The contrast is also evident in extent trends for individual months. For example, the Arctic extent trend (±2 standard deviations) is -39,800 ± 6,300 km2/yr for March and -81,100 ± 13,000 km2/yr for September. Both of these months, and indeed all months, are statistically significant at the p < 0.05 level. In contrast, the Antarctic extent trend is +7,900 ± 13,300 km2/yr for March and +8,700 ± 10,100 km2/yr for September. The monthly trends for the Antarctic are either not significant at the p < 0.05 level or only marginally significant.
The spatial distribution of the changes in the sea-ice cover are also distinctly different between the north and the south, as seen in concentration trends (Fig. 2). The Arctic shows decreasing concentration in virtually all regions where there is interannual variability. In the Antarctic, some regions show an increase in concentration, while others show a decrease, consistent with the near-zero overall extent trends.
Figure 2: Concentration trends (% per decade) for the Arctic and Antarctic for March and September. Only trends at the p < 0.05 significance level are shown. Adapted from the NSIDC Sea Ice Index (Fetterer et al. 2017).
Sea-ice age and thickness
Sea-ice extent and concentration data provide information about the surface of the ice, but these are only a partial indication of changes in the ice cover. What is missing is the third dimension: thickness and volume. Unfortunately, long-term data on thickness and volume are limited, with only intermittent and sparse thickness measurements from submarine sonars or drill holes at field camps. The longest complete records, starting in the early 1980s, rely on proxy estimates using ice type or ice age and are typically only available for the Arctic. Older ice is generally thicker ice, so changes in the age of the ice indicate changes in thickness. One such age product indicates a nearly complete loss of Arctic ice older than four years (Tschudi et al. 2020). Such ice once comprised over 30% of the Arctic Ocean in the mid-1980s, but now covers less than 5% of the region.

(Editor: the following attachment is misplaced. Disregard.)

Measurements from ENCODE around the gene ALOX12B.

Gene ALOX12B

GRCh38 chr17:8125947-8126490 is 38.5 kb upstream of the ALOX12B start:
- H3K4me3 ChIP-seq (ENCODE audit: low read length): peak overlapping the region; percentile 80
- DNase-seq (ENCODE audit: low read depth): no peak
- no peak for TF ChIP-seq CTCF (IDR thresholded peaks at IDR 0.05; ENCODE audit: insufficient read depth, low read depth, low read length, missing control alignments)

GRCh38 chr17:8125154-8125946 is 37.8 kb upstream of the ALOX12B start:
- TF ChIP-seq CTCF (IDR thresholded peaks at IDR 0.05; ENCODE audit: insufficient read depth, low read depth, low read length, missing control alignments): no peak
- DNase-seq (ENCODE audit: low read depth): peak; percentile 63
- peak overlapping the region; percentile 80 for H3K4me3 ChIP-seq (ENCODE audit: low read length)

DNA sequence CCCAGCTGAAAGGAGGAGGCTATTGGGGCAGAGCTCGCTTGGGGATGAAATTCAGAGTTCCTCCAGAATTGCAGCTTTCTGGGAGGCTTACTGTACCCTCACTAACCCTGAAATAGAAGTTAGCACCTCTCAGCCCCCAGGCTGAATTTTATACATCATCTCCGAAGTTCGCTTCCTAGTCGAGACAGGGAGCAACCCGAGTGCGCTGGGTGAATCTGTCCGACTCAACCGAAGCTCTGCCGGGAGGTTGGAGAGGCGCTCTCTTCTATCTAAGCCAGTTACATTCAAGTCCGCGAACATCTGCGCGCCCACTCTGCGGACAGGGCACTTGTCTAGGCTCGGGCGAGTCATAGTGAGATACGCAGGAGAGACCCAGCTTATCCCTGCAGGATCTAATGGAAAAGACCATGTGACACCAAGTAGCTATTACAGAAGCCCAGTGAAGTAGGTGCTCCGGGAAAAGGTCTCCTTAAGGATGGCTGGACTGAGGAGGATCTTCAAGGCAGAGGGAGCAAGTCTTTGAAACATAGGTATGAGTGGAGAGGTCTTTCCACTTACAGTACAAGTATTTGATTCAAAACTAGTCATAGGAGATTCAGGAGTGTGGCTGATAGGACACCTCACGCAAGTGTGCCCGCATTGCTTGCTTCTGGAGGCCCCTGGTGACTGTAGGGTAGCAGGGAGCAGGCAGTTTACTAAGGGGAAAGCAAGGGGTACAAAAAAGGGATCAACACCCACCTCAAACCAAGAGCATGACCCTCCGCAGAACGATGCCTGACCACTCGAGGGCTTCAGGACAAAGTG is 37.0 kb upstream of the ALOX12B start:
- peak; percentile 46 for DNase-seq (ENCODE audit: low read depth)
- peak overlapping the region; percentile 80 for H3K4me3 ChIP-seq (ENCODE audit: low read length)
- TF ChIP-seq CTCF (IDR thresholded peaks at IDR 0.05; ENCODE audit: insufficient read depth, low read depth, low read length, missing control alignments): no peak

More recently, satellite altimeters have facilitated direct estimates of thickness (e.g. Petty et al. 2020; Laxon et al. 2013). The algorithms to derive thickness from the surface elevation data are still not completely mature, and there are potentially large uncertainties, particularly due to lack of information on the overlying snow cover. However, the data can now provide reasonable estimates of interannual variability and trends in Arctic thickness and volume. Since 2003, a substantial thinning of the ice cover has been observed (e.g. Kacimi and Kwok 2022), which is consistent with the loss of the older ice types. Augmenting the satellite data with earlier submarine data shows a long-term loss of thickness since the 1970s (Kwok 2018).
Unfortunately, due to the nature of Antarctic sea ice (thinner ice, thicker snow cover, substantial melt), altimetry data are not reliable, and tracking of age is less effective. So, there is little information on sea-ice age or thickness trends. However, because much of the Antarctic sea-ice cover is seasonal (i.e. melts completely each summer) and the trends in extent and concentration are small, changes in thickness and volume are likely similarly small.
Over the period of the continuous satellite record, Antarctic sea ice is marked by regional and interannual variability, with minimal trends in the ice cover. In contrast, Arctic sea-ice extent and concentration are significantly decreasing throughout the region; the ice is thinning, and older ice types are disappearing. In short, Arctic sea ice is an environment in transformation. It is undergoing changes far beyond natural variability in response to increases in temperature. If such warming trends continue, it is likely that the Arctic Ocean will become largely seasonally ice-free in the coming decades.
National Snow and Ice Data Center, Cooperative Institute for Research in Environmental Sciences, University of Colorado, Boulder, USA
Walter N. Meier: firstname.lastname@example.org